In my dream-teaching world, I wouldn’t really grade anything at all. I’d sit down with each student and have a roomy conversation with them — leisurely, with lots of time for getting sidetracked if we want. And we’d talk about their work: what they did, what they tried to do, what I admired, what still needs some thought.
There would be back-and-forth. Give-and-take. Real conversation and real understanding. Relationships baked into the assessment process.
In this world, I’m required to put traditional grades in a traditional grade book and I don’t have time for that lovely dream conversation with each child.
But here’s something that has helped me recently. Take a look, and then let’s talk:
Nothing here is super-original; rather it’s a COMBINATION of things that have worked for me in the past in a single, elegant little rubric.
I start with the single-point rubric.
Whose life hasn’t been changed by the beauty of the single-point rubric? Jennifer Gonzalez and the Cult of Pedagogy introduced it to me a few years ago, and I have never looked back. Gone are the days of trying to decide between an “emerging” or a “developing” on a rubric.
Here’s what I added to it: a writing checklist that shows the strategies I taught in mini-lessons. I have sometimes used checklists separately to help students work along the way, but here I embed it in the rubric with interactive checkboxes they can actually click. Because the strategy checklist is embedded in the rubric, students are constantly looking at the rubric throughout the writing process.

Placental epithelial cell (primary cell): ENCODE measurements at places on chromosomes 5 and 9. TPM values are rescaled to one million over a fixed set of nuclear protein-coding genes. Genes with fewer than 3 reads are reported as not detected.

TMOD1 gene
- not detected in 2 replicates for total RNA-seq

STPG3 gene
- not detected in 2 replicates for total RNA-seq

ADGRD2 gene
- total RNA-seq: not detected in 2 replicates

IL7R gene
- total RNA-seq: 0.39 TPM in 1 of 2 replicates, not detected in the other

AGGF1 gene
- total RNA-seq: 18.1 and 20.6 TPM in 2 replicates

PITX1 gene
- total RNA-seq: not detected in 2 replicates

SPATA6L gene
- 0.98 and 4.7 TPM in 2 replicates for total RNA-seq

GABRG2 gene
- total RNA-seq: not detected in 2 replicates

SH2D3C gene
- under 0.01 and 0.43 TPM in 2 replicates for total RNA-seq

Students are responsible for clicking the strategies I should be able to see in their writing. This is fantastic metacognition for the writer, but it makes my work so much faster as I dig in to read and assess. The seek-and-find element is gone, and writers are taking ownership for what they consciously attempted.
Writers take a first pass at reflecting in the single-point rubric. For each category, they have already checked the strategies they tried. Now, they go through and consider what went well in each category (where they feel they particularly succeeded, what they are proud of) and what could use more work. This is in lieu of the much longer (and more time consuming) author’s notes they used to write me. Those reflections happen here now — category by category, skill by skill.
Then, I just get to talk to them! In most cases, students have already generated a lot of the comments I would have written anyway. So, instead of developing commentary for each category, I am responding to what they have already written. I am agreeing, disagreeing, nudging forward or pushing back. I am telling them where I am having trouble seeing a strategy they have checked and pointing out where they have subconsciously used a strategy without realizing it.
My grading is SO much faster, but, more importantly, it’s more responsive. I’m responding to the students’ own joys and concerns about the work. I’m responding to what they think they did versus what is readily apparent. We can celebrate together, but I can also see their partial understandings writ large. And that tells me what to teach next.
Combining a single-point rubric + writing checklists + author’s note reflections has made my assessment more efficient and more meaningful.